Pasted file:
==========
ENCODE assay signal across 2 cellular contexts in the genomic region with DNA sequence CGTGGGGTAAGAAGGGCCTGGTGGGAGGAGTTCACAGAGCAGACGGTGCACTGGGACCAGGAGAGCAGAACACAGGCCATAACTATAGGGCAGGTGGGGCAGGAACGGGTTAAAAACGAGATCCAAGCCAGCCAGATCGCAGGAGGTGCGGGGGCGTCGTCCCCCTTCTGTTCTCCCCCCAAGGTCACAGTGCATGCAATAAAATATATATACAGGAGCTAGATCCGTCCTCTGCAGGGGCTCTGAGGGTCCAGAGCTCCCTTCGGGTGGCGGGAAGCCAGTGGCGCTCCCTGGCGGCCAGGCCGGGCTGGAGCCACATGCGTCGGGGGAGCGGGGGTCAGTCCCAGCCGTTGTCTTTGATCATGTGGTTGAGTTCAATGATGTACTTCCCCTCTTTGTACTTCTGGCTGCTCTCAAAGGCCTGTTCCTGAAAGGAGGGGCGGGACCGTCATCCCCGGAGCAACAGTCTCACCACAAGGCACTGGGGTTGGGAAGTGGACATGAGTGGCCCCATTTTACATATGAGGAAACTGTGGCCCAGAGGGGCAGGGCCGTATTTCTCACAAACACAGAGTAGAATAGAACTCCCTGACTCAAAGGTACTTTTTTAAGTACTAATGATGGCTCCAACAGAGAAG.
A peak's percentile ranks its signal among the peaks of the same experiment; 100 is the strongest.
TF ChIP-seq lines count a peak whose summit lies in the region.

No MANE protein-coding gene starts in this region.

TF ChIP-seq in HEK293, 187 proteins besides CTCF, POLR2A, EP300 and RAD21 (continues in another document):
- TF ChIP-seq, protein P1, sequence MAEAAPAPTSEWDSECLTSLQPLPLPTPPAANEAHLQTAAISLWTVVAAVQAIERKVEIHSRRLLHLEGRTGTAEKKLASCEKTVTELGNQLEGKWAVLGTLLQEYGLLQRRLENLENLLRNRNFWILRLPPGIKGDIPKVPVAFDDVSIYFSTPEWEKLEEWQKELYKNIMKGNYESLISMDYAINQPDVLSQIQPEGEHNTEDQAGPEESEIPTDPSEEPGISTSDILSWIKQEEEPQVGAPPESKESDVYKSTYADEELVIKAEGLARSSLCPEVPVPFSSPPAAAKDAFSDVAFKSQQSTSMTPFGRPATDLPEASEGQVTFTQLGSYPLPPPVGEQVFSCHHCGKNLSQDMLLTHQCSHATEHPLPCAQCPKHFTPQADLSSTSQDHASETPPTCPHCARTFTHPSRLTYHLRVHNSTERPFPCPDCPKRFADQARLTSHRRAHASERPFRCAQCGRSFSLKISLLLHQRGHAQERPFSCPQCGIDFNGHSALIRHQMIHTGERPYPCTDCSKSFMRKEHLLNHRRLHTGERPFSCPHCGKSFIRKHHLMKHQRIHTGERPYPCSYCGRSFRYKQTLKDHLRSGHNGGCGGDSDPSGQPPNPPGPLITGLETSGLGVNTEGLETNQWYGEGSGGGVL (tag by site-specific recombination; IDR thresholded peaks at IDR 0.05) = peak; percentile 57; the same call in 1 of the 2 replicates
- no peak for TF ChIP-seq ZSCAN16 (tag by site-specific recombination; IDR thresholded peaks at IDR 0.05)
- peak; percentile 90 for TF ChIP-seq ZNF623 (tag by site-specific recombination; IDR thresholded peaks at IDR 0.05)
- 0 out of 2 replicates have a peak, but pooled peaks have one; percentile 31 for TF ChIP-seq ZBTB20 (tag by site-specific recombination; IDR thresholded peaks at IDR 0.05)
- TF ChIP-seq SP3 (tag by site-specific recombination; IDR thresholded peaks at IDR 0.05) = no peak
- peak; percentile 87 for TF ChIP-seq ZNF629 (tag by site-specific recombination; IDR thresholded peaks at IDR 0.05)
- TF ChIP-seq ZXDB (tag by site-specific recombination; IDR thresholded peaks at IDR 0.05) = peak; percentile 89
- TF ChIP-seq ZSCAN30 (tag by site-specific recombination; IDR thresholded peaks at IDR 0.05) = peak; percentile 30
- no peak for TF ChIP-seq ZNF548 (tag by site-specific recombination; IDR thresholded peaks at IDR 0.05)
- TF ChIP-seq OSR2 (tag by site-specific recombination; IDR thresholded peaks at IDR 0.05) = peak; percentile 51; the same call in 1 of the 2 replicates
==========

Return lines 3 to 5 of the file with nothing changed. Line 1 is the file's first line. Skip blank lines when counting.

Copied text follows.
TF ChIP-seq lines count a peak whose summit lies in the region.

No MANE protein-coding gene starts in this region.

TF ChIP-seq in HEK293, 187 proteins besides CTCF, POLR2A, EP300 and RAD21 (continues in another document):